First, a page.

Scripture Reading: 2 Corinthians 8:1-24, John 1:1-3, Philippians 2:4-11
I like to think I’m a generous person.
I happily give to people and causes that matter to me. My family supports campus ministers, international children’s relief organizations, and our local church. We donate stuff we don’t want or use anymore. We pat ourselves on the back, sometimes share on social media, and then go on our merry way. It doesn’t hurt, and it makes us feel good. But are we generous?
Here’s what we really are: comfortable givers.
Paul is writing to comfortable givers in this chapter of 2 Corinthians. He is fundraising for the Jerusalem fund, a task he mentions throughout his letters as he travels and writes to various Gentile churches. Specifically, he is asking Gentiles (non-Jewish converts to Christianity) to send money for the poor in Jerusalem (likely Jews), which Paul references in Acts 24:17.
In 2 Corinthians 8, Paul tells the wealthy Corinthians about the overflowing generosity of the poor Macedonians for the Jerusalem fund. “They begged us earnestly for the privilege of sharing in the ministry to the saints,” he writes of the Macedonians’ eagerness to give (v. 4).
In essence, Paul is describing the Macedonians with an unnatural equation: severe trial + affliction + extreme poverty = abundant joy + wealth of generosity.
This equation can only be true in the math of mercy. Paul has no shame about telling the Corinthians how generously the Macedonians have given, and that he expects them to do the same. He is asking them for money—and a lot of it—using words like “surplus” and “generous.”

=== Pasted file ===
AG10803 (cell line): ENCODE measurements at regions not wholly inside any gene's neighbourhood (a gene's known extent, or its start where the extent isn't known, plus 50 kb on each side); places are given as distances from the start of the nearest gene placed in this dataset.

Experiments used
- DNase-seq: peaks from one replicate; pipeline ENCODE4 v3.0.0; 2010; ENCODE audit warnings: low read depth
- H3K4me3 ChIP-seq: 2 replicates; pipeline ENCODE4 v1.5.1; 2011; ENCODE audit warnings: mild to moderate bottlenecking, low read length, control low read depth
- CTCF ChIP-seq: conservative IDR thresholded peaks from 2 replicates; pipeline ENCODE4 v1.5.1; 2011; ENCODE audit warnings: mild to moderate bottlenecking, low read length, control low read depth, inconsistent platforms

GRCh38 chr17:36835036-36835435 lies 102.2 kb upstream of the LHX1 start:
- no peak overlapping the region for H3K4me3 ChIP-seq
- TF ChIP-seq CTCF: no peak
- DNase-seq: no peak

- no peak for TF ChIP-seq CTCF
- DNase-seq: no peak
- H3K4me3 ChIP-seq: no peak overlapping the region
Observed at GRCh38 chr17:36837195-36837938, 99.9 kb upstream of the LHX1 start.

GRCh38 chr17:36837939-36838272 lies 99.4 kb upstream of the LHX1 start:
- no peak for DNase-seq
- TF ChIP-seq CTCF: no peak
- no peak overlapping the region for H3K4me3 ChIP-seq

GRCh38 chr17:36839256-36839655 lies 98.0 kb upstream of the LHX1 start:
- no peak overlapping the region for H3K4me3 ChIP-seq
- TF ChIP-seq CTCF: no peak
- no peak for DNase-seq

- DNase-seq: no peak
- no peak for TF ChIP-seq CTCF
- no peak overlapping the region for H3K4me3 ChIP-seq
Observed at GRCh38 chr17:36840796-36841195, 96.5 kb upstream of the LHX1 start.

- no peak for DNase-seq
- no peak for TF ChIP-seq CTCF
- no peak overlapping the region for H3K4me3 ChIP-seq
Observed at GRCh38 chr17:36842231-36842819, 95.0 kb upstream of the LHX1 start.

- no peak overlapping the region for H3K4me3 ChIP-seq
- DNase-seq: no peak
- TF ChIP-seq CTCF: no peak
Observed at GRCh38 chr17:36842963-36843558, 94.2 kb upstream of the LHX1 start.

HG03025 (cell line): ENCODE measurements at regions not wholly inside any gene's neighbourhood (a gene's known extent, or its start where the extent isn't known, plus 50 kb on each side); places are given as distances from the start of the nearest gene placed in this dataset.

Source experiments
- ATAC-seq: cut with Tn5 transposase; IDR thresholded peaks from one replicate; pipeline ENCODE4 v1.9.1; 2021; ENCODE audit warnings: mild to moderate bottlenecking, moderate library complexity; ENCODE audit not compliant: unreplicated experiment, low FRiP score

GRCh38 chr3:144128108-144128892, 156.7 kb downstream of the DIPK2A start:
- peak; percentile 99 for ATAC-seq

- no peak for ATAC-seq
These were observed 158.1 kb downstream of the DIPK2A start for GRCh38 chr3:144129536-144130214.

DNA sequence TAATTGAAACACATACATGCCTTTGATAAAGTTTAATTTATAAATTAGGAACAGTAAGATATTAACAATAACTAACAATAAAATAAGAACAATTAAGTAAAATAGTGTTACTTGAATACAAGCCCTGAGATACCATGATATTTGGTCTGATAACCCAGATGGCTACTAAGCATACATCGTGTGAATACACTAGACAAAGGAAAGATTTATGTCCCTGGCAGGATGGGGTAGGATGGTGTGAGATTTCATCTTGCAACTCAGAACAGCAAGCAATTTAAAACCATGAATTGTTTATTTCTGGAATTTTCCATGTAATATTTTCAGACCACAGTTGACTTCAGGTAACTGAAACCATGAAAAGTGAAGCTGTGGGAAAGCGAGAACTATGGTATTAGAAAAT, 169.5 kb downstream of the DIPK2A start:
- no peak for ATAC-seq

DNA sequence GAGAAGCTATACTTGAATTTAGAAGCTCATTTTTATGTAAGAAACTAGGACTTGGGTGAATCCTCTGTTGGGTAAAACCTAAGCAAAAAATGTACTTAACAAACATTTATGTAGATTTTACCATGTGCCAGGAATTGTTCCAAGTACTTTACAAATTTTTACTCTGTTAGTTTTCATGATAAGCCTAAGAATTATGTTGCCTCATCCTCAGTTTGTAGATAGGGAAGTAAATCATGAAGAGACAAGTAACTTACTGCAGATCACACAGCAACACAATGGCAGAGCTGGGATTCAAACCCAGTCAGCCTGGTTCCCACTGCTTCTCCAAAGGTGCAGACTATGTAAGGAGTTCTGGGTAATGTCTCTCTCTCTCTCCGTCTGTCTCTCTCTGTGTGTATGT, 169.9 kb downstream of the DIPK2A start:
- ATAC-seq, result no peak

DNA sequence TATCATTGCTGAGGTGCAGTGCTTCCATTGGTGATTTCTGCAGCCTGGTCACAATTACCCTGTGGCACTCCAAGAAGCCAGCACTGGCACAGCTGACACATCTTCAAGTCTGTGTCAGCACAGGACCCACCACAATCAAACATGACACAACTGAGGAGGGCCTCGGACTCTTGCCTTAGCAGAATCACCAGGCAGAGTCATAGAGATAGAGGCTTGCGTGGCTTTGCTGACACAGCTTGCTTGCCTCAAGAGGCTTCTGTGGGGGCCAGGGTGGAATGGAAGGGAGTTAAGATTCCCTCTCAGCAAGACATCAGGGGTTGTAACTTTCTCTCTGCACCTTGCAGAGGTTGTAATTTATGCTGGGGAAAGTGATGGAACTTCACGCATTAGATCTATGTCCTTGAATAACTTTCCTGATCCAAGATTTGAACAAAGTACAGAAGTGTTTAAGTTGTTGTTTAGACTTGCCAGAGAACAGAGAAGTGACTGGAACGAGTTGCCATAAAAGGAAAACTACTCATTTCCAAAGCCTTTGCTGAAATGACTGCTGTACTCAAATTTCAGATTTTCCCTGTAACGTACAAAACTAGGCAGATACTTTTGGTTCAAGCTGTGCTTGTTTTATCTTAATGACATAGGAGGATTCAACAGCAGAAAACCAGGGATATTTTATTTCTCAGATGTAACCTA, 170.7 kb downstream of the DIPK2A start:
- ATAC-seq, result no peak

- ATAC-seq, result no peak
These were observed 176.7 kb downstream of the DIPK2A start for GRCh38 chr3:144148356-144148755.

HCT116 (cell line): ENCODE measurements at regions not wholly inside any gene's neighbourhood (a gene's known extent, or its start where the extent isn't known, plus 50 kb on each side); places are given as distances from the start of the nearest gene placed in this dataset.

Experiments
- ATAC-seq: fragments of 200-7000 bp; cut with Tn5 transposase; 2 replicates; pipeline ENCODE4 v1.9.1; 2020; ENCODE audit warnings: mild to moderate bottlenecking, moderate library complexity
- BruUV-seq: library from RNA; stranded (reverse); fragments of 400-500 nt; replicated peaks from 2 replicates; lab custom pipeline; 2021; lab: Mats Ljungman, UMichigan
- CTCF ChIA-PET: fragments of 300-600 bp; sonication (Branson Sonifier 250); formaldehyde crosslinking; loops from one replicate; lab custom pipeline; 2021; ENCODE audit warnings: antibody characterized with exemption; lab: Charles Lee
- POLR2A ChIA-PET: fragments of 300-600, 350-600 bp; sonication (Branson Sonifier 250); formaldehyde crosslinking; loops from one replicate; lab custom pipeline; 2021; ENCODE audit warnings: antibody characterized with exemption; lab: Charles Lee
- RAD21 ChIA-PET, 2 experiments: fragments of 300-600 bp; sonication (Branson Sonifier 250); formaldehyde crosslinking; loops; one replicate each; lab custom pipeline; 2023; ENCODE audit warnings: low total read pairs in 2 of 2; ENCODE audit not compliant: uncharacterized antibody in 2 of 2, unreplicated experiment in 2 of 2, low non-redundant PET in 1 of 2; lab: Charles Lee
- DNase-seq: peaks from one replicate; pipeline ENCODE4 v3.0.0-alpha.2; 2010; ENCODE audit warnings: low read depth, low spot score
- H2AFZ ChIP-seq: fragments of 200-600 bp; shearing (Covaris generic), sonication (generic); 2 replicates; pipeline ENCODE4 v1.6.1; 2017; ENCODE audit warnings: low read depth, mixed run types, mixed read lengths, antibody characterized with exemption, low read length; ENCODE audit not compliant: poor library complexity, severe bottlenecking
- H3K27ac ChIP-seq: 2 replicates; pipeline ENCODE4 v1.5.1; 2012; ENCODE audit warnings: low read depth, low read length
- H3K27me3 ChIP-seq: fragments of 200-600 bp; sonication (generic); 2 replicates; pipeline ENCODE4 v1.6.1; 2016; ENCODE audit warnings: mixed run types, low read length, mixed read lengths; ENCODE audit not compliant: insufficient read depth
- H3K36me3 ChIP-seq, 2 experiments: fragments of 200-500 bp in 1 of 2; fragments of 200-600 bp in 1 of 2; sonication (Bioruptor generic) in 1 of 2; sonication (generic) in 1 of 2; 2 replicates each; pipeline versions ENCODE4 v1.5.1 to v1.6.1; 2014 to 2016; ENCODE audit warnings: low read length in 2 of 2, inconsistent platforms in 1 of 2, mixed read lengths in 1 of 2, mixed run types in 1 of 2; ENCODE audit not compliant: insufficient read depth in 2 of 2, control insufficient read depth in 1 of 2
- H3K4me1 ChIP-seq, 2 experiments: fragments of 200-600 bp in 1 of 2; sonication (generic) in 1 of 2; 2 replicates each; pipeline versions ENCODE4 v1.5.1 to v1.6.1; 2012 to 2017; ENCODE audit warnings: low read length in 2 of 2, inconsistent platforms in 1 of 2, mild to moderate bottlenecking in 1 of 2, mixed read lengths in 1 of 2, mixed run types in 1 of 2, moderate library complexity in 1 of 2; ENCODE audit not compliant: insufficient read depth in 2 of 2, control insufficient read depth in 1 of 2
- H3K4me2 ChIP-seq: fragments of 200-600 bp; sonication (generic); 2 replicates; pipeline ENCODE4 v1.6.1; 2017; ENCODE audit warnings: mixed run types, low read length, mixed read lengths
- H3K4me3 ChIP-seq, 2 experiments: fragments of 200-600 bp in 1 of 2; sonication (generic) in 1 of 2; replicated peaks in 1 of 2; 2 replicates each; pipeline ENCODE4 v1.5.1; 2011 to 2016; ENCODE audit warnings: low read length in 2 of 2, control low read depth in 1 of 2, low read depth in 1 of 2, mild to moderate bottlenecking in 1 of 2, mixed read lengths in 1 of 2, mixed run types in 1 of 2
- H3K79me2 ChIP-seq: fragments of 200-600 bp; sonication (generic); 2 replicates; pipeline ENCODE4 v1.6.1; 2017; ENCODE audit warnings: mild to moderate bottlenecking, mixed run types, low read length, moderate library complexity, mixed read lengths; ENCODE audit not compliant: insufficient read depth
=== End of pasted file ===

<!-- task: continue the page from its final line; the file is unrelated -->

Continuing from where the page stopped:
But here’s why it seems Paul isn’t afraid to ask for money, why he is bold in telling the Corinthians just how much the Macedonians sacrificed to give: because we learn to give from the great giver Himself, Jesus. Paul is reminding the Corinthians—and us—that when we believe in Jesus, our hearts are molded in the shape of His. “For you know the grace of our Lord Jesus Christ: Though he was rich, for your sake he became poor, so that by his poverty you might become rich” (2 Corinthians 8:9).
We love because Jesus loved us first (1 John 4:19). We give because Jesus gave everything for us and to us. And so we don’t just give money; we give ourselves. This can look like radical or everyday hospitality—acts of service on a grand, public scale, or little ones like changing the millionth diaper or washing yet another dish, simply so someone else doesn’t have to.
Generosity isn’t a series of acts or financial decisions. Generosity is a posture, a way of living in the way of Christ. Generosity is worship, an act done in response to the ultimate generosity of our living King Jesus. We don’t give or act generously to feel good or to check a box. We give to respond to Jesus. We give to break our hearts of their grip on material, physical comfort and let them reset in the shape of Jesus’ perfectly generous heart.
We live in a world of self-care and me-time and “treat yo-self.” We are entitled to comfort, or so we believe. When the Bible’s call to radical generosity rubs up against our idol of comfort, it should chafe a little. As members of Christ’s church, we’re called to be more than just comfortable givers. We look to Jesus and we see everything poured out for us. And becoming like Him, as we endeavor to “adopt the same attitude as that of Christ Jesus” (Philippians 2:5), means pouring everything out for Him.
Melanie Rainer is a bookworm from birth who makes her days writing, editing and reading in Nashville, where she also joyfully serves as the editor of Kids Read Truth. She has an M.A. in Theological Studies from Covenant Seminary, spends as much time as she can in the kitchen, and can’t wait until her two daughters are old enough to read Anne of Green Gables.